University of California Press, 2016-04-08
Drawing together nearly 40 years of experience, Museums without Borders presents the key works of one of the most respected practitioners and scholars in the field. Through these selected writings, Robert R. Janes demonstrates that museums have a broader role to play in society than is conventionally assumed. He approaches the fundamental questions of why museums exist and what they mean in terms of identity, community, and the future of civil life.

This book consists of four Parts: Indigenous Peoples; Managing Change; Social Responsibility, and Activism and Ethics. The Parts are ordered chronologically and each begins with an introduction and an overview of the ensuing articles which situates the papers in their historical and cultural contexts. Using an interdisciplinary approach that combines anthropology, ethnography, museum studies and management theory, Janes both questions and supports mainstream museum practice in a constructive and self-reflective manner, offering readers alternative viewpoints on important issues.

Considering concepts not generally recognized in museum practice, such the Roman leadership model of primus inter pares and the Buddhist concept of mindfulness, Janes argues that the global museum community must examine how they can meet the needs of the planet and its inhabitants. Museums without Borders charts the evolving role of the contemporary museum in the face of environmental, societal and ethical challenges, and explores issues that have, and will, continue to shape the museum sector for decades to come.

This book demonstrates that it is both reasonable and essential to expand the purpose of museums at this point in history not only because of their unique characteristics and value to society, but also because of Janes respect and admiration for their rich legacy. It is time that museums assist in the creation of a new, caring, and more conscious future for themselves and their communities. This can only be done through authentic engagement with contemporary issues and aspirations.
Routledge, 2015-12-08
This is the first book to examine how and why museums are political institutions. By concentrating on the ways in which power, ideology and legitimacy work at the international, national and local levels of the museum experience, Clive Gray provides an original analysis of who exercises power and how power is used in museums.
Palgrave Macmillan, 2014-01-14
Are Museums Irrelevant? Museums are rarely acknowledged in the global discussion of climate change, environmental degradation, the inevitability of depleted fossil fuels, and the myriad local issues concerning the well-being of particular communities - suggesting the irrelevance of museums as social institutions. At the same time, there is a growing preoccupation among museums with the marketplace, and museums, unwittingly or not, are embracing the values of relentless consumption that underlie the planetary difficulties of today. "Museums in a Troubled World" argues that much more can be expected of museums as publicly supported and knowledge-based institutions. The weight of tradition and a lack of imagination are significant factors in museum inertia and these obstacles are also addressed.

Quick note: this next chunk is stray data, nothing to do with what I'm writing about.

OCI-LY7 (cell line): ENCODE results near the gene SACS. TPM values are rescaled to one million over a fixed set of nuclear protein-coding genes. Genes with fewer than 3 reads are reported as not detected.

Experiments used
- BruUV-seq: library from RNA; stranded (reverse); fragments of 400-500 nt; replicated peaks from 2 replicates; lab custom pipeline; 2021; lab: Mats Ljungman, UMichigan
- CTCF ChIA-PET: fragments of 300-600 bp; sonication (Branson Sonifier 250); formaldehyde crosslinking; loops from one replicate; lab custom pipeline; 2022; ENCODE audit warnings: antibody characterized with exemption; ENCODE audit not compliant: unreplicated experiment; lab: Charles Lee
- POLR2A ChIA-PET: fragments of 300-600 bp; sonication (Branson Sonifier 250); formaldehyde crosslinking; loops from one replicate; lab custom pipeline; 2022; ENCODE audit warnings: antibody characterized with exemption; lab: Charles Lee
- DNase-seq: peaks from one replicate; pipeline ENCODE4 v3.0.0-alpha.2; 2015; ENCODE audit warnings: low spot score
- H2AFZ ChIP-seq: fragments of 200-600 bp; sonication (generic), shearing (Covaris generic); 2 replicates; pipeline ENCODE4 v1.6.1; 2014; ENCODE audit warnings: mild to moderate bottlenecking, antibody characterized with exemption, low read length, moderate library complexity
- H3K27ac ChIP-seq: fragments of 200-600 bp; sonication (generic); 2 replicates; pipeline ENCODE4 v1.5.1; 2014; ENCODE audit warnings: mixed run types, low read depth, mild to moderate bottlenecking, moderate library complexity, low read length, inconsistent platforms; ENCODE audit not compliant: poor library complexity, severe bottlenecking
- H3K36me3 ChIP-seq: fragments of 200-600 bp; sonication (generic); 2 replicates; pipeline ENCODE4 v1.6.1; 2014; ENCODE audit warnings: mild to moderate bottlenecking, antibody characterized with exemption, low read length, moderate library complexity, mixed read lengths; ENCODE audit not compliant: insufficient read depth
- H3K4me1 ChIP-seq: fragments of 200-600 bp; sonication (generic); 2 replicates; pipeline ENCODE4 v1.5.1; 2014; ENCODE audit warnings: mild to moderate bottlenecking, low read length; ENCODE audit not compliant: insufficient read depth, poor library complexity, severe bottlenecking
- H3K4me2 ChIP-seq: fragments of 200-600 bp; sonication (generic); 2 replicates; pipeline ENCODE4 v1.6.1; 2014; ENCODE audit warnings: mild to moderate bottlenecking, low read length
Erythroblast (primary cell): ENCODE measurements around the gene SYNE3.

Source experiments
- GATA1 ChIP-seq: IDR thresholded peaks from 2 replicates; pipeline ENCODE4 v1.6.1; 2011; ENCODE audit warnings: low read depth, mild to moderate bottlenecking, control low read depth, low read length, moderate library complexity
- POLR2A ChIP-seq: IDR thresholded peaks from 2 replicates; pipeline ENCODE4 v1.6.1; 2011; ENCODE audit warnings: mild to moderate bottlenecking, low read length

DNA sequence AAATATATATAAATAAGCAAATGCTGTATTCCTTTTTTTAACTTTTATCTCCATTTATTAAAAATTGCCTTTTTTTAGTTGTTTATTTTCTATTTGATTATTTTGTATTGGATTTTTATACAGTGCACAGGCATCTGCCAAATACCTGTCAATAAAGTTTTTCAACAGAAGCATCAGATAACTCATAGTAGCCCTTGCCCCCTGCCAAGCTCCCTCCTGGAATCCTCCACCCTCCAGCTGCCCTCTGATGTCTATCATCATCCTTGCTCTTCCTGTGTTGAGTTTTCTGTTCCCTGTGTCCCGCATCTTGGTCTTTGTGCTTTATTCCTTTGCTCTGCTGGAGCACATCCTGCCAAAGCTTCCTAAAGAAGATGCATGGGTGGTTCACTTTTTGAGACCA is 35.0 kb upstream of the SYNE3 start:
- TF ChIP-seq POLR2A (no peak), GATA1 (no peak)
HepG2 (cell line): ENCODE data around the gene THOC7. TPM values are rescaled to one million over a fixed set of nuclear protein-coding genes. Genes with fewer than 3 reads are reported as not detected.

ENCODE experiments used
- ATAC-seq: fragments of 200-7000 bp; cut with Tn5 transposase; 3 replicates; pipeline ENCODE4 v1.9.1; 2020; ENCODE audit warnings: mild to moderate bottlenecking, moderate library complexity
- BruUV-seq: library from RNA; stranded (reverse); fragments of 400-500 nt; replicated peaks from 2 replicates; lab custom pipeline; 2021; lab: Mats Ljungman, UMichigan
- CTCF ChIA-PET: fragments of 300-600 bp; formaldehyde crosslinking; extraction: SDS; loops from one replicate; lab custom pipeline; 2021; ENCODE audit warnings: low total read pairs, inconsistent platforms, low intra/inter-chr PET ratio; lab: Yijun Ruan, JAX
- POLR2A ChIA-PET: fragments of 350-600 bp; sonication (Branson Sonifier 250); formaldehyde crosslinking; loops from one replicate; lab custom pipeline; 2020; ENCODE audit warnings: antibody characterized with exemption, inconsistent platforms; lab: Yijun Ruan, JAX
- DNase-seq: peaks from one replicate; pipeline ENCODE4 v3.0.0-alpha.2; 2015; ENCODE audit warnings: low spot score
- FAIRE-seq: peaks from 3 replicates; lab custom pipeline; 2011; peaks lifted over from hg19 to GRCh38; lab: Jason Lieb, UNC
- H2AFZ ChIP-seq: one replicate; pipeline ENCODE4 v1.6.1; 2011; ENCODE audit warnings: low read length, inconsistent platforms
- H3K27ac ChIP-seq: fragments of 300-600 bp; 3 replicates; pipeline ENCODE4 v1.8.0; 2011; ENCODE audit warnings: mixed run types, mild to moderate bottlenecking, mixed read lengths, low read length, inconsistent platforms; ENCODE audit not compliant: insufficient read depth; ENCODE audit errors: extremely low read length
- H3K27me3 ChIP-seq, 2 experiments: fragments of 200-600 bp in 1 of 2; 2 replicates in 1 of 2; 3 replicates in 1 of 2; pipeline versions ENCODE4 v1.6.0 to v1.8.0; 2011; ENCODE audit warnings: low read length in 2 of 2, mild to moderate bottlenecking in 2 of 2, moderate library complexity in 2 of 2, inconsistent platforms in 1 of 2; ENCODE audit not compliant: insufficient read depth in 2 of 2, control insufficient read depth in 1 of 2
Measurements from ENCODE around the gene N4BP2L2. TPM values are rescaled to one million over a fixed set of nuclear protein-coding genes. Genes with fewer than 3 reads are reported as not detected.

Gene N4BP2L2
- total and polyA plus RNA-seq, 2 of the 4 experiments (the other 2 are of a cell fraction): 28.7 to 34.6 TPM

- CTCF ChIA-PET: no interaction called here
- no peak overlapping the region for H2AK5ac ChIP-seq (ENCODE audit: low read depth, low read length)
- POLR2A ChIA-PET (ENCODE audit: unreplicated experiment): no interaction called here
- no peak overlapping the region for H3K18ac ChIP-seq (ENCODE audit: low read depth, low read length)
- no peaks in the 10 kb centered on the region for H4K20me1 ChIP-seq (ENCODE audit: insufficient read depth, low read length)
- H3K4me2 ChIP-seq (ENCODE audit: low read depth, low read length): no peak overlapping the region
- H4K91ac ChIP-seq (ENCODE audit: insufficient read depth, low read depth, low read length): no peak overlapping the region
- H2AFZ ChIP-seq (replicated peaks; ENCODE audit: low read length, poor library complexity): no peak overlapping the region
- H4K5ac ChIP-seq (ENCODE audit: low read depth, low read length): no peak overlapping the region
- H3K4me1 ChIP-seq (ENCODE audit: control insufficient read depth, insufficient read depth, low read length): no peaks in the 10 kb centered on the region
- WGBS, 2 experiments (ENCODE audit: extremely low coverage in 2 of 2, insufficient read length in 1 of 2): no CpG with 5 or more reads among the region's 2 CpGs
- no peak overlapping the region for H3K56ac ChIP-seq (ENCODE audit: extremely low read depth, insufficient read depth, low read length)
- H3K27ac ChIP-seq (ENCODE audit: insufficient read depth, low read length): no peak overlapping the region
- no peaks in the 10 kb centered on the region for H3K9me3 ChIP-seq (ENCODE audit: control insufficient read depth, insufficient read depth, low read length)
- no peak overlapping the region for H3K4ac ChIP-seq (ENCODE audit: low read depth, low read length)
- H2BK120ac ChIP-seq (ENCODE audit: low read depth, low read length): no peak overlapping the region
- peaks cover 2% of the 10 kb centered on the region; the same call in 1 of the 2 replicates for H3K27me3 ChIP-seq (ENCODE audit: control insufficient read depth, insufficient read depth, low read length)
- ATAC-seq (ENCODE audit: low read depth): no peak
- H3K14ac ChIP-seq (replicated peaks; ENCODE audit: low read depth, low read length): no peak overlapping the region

Taking an interdisciplinary approach, combining anthropology ethnography, museum studies and management theory, this book goes beyond conventional museum thinking. Robert R. Janes explores the meaning and role of museums as key intellectual and civic resources in a time of profound social and environmental change. This volume is a constructive examination of what is wrong with contemporary museums, written from an insider's perspective that is grounded in both hope and pragmatism. The book's conclusions are optimistic and constructive, and highlight the unique contributions that museums can make as social institutions, embedded in their communities, and owned by no one.
Routledge, 2009-05-18
Global climate conditions demand a response by institutions that are here for the long haul--as museums are--to collect, preserve, and interpret in perpetuity. Environmentally friendly practices are crucial to the mission of our museums, which, as houses of preservation, are uniquely suited to modeling green behavior and sustainability. In The Green Museum, authors Sarah Brophy and Elizabeth Wylie offer a complete handbook to guide museum staff in incorporating green design into new construction and day-to-day operations. Sustainable practices can save on operating costs and even make museums attractive to new fundraising sources, as Brophy and Wylie show in case studies of museums that have already taken steps to become green. In this easy-to-read book, the authors demystify the process of going green, including detailed explanations of the basics of recycling, options for environmentally friendly exhibit design, and how to conduct energy audits. The Green Museum is full of practical information for museums of any size and a vital resource for every museum that wants to remain relevant in an increasingly green world. The Green Museum is printed with soy-based ink on recycled stock.


Paperback: 224 pages

Publisher: Altamira Press (July 31, 2008)
AltaMira Press,U.S., 2008-07-31